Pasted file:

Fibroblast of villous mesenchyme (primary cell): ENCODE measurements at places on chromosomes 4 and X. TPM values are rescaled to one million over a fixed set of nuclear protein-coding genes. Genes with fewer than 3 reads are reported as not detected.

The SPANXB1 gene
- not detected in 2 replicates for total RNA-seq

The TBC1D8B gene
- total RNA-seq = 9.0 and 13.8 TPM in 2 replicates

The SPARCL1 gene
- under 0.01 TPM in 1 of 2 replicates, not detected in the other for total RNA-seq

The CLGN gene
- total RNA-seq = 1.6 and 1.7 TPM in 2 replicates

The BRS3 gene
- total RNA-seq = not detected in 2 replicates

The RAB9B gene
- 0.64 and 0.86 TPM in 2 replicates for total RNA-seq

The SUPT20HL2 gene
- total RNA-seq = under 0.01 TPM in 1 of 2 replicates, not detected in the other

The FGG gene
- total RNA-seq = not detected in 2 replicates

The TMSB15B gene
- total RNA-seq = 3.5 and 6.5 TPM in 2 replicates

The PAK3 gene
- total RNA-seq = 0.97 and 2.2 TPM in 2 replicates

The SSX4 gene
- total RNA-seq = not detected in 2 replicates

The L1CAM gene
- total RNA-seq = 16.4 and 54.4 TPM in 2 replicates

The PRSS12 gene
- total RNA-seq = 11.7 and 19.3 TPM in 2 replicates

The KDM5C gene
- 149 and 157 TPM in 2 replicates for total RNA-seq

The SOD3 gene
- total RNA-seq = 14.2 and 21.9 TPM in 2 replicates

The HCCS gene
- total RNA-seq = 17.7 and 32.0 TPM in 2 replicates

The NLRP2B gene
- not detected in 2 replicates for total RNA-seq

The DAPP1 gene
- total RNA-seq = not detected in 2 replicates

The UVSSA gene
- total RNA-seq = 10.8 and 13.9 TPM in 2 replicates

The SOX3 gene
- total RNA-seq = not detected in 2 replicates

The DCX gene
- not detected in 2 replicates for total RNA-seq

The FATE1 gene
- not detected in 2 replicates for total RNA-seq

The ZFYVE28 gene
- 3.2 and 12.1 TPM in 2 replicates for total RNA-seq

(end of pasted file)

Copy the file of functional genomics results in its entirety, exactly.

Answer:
Fibroblast of villous mesenchyme (primary cell): ENCODE measurements at places on chromosomes 4 and X. TPM values are rescaled to one million over a fixed set of nuclear protein-coding genes. Genes with fewer than 3 reads are reported as not detected.

The SPANXB1 gene
- not detected in 2 replicates for total RNA-seq

The TBC1D8B gene
- total RNA-seq = 9.0 and 13.8 TPM in 2 replicates

The SPARCL1 gene
- under 0.01 TPM in 1 of 2 replicates, not detected in the other for total RNA-seq

The CLGN gene
- total RNA-seq = 1.6 and 1.7 TPM in 2 replicates

The BRS3 gene
- total RNA-seq = not detected in 2 replicates

The RAB9B gene
- 0.64 and 0.86 TPM in 2 replicates for total RNA-seq

The SUPT20HL2 gene
- total RNA-seq = under 0.01 TPM in 1 of 2 replicates, not detected in the other

The FGG gene
- total RNA-seq = not detected in 2 replicates

The TMSB15B gene
- total RNA-seq = 3.5 and 6.5 TPM in 2 replicates

The PAK3 gene
- total RNA-seq = 0.97 and 2.2 TPM in 2 replicates

The SSX4 gene
- total RNA-seq = not detected in 2 replicates

The L1CAM gene
- total RNA-seq = 16.4 and 54.4 TPM in 2 replicates

The PRSS12 gene
- total RNA-seq = 11.7 and 19.3 TPM in 2 replicates

The KDM5C gene
- 149 and 157 TPM in 2 replicates for total RNA-seq

The SOD3 gene
- total RNA-seq = 14.2 and 21.9 TPM in 2 replicates

The HCCS gene
- total RNA-seq = 17.7 and 32.0 TPM in 2 replicates

The NLRP2B gene
- not detected in 2 replicates for total RNA-seq

The DAPP1 gene
- total RNA-seq = not detected in 2 replicates

The UVSSA gene
- total RNA-seq = 10.8 and 13.9 TPM in 2 replicates

The SOX3 gene
- total RNA-seq = not detected in 2 replicates

The DCX gene
- not detected in 2 replicates for total RNA-seq

The FATE1 gene
- not detected in 2 replicates for total RNA-seq

The ZFYVE28 gene
- 3.2 and 12.1 TPM in 2 replicates for total RNA-seq